Black History We Should Know: Harriet E. Wilson

Posted: February 26, 2013 in Black History
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harriet wilson

Harriet “Hattie” E. Wilson was born in Milford, New Hampshire, around 1825 and is believed to be the first African American to publish a novel on the North American continent. Up until the unveiling and republishing of that novel, Our Nig, little was known about her life. It wasn’t until the realization that the book is an autobiography of her life that facts were gathered about her life’s timeline. Until its rediscovery 120 years after original publication in the 1980’s, the book was believed to be written by a white author.

It is speculated that her father was Joshua Green, an African American who worked at a cooperage and her mother, Mag Smith – a poor white washerwoman. Her father died when she was five or six, and her mother abandoned her to the home of a local family, the Haywards, after that. Wilson worked as an indentured servant for the Haywards until the mid-1840s then left and worked as a servant in other local households.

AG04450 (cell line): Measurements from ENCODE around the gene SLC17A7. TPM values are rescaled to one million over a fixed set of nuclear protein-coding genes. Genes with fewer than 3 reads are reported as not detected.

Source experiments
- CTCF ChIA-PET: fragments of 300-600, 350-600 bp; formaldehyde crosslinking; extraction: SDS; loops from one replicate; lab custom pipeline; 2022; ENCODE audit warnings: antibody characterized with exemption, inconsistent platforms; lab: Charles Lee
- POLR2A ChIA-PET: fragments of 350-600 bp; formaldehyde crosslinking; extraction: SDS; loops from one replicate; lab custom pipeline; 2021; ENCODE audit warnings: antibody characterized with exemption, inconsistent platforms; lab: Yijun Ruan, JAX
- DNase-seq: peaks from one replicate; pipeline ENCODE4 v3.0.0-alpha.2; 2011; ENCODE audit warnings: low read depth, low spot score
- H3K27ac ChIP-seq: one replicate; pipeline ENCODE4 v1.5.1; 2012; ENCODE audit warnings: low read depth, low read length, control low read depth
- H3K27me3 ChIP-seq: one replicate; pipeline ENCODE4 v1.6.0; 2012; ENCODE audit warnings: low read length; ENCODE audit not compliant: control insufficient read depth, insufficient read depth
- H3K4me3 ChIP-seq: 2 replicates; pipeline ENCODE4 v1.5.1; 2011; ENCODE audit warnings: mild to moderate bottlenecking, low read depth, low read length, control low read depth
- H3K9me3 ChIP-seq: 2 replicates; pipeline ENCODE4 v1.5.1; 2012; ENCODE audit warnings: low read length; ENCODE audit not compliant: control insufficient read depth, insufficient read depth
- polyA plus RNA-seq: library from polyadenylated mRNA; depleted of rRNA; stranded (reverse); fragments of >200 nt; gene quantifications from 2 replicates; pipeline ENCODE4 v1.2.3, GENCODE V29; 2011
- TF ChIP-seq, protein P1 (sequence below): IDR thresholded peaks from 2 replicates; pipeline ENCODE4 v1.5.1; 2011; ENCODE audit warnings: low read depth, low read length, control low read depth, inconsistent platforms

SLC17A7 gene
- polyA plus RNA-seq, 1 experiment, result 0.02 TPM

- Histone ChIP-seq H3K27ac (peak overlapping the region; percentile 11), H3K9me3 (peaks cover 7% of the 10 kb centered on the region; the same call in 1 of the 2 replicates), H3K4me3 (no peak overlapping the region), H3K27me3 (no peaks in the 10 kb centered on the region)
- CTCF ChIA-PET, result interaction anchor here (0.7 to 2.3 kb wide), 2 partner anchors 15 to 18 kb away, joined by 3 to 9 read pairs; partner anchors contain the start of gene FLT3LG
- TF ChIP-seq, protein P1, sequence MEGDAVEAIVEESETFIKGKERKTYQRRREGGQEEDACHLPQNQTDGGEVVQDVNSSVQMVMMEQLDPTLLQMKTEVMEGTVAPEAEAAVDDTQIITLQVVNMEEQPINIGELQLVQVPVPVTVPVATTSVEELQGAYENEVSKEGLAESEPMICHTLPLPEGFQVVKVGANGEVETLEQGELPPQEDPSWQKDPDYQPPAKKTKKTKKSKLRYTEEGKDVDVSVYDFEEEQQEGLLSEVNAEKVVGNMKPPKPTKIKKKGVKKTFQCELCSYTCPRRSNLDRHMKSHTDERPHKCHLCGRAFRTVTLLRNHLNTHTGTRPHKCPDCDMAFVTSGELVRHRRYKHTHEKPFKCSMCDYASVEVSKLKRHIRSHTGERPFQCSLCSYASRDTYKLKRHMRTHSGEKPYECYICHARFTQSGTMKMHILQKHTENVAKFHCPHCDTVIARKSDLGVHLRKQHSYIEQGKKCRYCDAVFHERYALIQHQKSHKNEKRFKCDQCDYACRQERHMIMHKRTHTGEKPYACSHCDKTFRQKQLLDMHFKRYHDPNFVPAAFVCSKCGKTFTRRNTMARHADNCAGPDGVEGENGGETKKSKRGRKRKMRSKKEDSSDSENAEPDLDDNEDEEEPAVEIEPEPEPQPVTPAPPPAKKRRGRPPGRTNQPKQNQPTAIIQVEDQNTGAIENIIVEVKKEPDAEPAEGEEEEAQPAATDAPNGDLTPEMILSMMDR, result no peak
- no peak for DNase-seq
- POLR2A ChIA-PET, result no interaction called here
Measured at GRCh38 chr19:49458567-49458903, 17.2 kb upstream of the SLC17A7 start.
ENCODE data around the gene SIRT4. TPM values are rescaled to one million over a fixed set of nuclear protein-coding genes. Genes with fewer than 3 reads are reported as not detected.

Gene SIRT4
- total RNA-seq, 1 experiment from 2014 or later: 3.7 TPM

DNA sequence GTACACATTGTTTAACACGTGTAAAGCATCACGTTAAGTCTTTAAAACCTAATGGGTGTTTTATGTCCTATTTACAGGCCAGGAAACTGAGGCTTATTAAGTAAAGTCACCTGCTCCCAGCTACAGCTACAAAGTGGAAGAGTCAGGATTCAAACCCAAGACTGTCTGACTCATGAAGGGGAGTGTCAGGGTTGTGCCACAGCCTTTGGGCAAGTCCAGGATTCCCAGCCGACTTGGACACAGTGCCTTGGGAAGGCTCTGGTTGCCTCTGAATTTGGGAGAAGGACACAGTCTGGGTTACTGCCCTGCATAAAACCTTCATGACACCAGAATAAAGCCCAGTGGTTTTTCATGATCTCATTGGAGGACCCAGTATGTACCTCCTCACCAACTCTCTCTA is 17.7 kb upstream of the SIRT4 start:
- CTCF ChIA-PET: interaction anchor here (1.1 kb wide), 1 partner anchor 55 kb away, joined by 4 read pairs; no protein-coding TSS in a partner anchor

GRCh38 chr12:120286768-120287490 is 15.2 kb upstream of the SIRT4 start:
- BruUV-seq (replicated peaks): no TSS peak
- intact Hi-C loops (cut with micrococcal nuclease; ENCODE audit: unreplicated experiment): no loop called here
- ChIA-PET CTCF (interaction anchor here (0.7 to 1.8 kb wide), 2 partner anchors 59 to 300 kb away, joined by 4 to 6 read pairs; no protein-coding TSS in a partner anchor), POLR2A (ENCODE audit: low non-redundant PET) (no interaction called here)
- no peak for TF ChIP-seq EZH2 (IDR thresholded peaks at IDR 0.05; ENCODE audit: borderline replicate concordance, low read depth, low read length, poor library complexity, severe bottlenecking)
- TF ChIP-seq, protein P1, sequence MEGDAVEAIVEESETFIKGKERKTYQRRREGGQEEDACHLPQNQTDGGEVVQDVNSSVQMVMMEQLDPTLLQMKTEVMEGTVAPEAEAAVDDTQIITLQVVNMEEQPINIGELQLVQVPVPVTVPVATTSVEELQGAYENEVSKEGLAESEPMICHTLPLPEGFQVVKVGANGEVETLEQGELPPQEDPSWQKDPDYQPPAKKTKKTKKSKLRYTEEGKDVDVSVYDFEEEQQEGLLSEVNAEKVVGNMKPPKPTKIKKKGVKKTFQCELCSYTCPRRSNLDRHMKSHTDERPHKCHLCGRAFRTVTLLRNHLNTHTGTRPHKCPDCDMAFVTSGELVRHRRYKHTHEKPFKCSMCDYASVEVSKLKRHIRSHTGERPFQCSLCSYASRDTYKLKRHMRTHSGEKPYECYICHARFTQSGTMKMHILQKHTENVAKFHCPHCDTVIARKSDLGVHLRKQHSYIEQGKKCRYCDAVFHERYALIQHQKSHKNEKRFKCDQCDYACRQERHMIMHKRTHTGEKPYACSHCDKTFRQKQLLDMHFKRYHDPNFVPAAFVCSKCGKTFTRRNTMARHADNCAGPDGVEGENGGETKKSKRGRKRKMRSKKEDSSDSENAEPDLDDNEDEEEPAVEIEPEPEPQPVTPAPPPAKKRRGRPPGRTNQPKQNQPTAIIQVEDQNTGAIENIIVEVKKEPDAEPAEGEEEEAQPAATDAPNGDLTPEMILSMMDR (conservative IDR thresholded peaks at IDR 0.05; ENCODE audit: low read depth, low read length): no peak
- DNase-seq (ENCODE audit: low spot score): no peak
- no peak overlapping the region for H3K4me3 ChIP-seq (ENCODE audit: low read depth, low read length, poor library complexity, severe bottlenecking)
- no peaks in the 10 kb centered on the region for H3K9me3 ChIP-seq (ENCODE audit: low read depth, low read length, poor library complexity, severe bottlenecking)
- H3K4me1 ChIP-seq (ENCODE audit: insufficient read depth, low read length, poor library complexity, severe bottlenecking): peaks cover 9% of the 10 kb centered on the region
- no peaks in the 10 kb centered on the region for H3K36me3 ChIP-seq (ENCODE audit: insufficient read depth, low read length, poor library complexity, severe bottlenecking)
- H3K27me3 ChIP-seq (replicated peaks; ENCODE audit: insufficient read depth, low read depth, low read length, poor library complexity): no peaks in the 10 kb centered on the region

In 1851 she married Thomas Wilson and had a son, George Mason Wilson, in 1852. Her husband died in 1853, and Harriet was forced to leave her son with foster parents. He died before his eighth birthday, after years in and out of poor houses while Wilson struggled to make a living through writing. In 1859 Wilson published Our Nig, her indictment of indentured servitude and hidden racism in the North. The remainder of Wilson’s life is the subject of scholarly speculation. Some have her back in a poor house in Milford. Others have her prospering as a businesswoman and spiritualistic Doctor in Boston. Unfortunately, the book did not provide much financial success, and Wilson is said to have died in Massachusetts in June of 1900. Until the rediscovery of Wilson’s novel, records sited Frances Ellen Watkins Harper as the first published African American.

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